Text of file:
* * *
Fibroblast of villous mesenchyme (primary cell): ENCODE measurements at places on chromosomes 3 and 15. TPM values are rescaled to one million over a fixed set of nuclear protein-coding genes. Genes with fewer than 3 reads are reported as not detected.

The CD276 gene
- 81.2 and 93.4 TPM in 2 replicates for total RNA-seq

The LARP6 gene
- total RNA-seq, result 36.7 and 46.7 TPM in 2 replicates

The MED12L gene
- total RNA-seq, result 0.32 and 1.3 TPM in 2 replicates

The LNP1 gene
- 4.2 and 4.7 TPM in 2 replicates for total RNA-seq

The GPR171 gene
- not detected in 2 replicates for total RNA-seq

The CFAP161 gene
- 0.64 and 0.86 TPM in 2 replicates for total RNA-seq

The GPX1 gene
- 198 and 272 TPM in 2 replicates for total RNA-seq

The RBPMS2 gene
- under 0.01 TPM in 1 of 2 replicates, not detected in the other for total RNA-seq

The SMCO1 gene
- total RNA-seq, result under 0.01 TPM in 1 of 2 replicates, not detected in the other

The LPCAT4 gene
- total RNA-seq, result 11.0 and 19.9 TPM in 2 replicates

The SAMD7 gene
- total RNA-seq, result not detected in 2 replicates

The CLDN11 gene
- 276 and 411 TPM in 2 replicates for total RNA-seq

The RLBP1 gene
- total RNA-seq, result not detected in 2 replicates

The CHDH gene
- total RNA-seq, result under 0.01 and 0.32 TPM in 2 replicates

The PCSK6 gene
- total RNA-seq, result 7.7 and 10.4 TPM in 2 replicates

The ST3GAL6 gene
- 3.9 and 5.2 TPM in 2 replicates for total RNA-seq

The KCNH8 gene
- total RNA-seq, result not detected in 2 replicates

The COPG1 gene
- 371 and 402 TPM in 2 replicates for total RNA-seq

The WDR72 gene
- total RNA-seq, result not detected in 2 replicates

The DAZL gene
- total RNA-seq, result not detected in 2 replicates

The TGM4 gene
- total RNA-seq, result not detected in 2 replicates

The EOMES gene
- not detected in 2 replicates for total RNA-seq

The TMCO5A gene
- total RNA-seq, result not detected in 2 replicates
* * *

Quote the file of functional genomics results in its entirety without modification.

Fibroblast of villous mesenchyme (primary cell): ENCODE measurements at places on chromosomes 3 and 15. TPM values are rescaled to one million over a fixed set of nuclear protein-coding genes. Genes with fewer than 3 reads are reported as not detected.

The CD276 gene
- 81.2 and 93.4 TPM in 2 replicates for total RNA-seq

The LARP6 gene
- total RNA-seq, result 36.7 and 46.7 TPM in 2 replicates

The MED12L gene
- total RNA-seq, result 0.32 and 1.3 TPM in 2 replicates

The LNP1 gene
- 4.2 and 4.7 TPM in 2 replicates for total RNA-seq

The GPR171 gene
- not detected in 2 replicates for total RNA-seq

The CFAP161 gene
- 0.64 and 0.86 TPM in 2 replicates for total RNA-seq

The GPX1 gene
- 198 and 272 TPM in 2 replicates for total RNA-seq

The RBPMS2 gene
- under 0.01 TPM in 1 of 2 replicates, not detected in the other for total RNA-seq

The SMCO1 gene
- total RNA-seq, result under 0.01 TPM in 1 of 2 replicates, not detected in the other

The LPCAT4 gene
- total RNA-seq, result 11.0 and 19.9 TPM in 2 replicates

The SAMD7 gene
- total RNA-seq, result not detected in 2 replicates

The CLDN11 gene
- 276 and 411 TPM in 2 replicates for total RNA-seq

The RLBP1 gene
- total RNA-seq, result not detected in 2 replicates

The CHDH gene
- total RNA-seq, result under 0.01 and 0.32 TPM in 2 replicates

The PCSK6 gene
- total RNA-seq, result 7.7 and 10.4 TPM in 2 replicates

The ST3GAL6 gene
- 3.9 and 5.2 TPM in 2 replicates for total RNA-seq

The KCNH8 gene
- total RNA-seq, result not detected in 2 replicates

The COPG1 gene
- 371 and 402 TPM in 2 replicates for total RNA-seq

The WDR72 gene
- total RNA-seq, result not detected in 2 replicates

The DAZL gene
- total RNA-seq, result not detected in 2 replicates

The TGM4 gene
- total RNA-seq, result not detected in 2 replicates

The EOMES gene
- not detected in 2 replicates for total RNA-seq

The TMCO5A gene
- total RNA-seq, result not detected in 2 replicates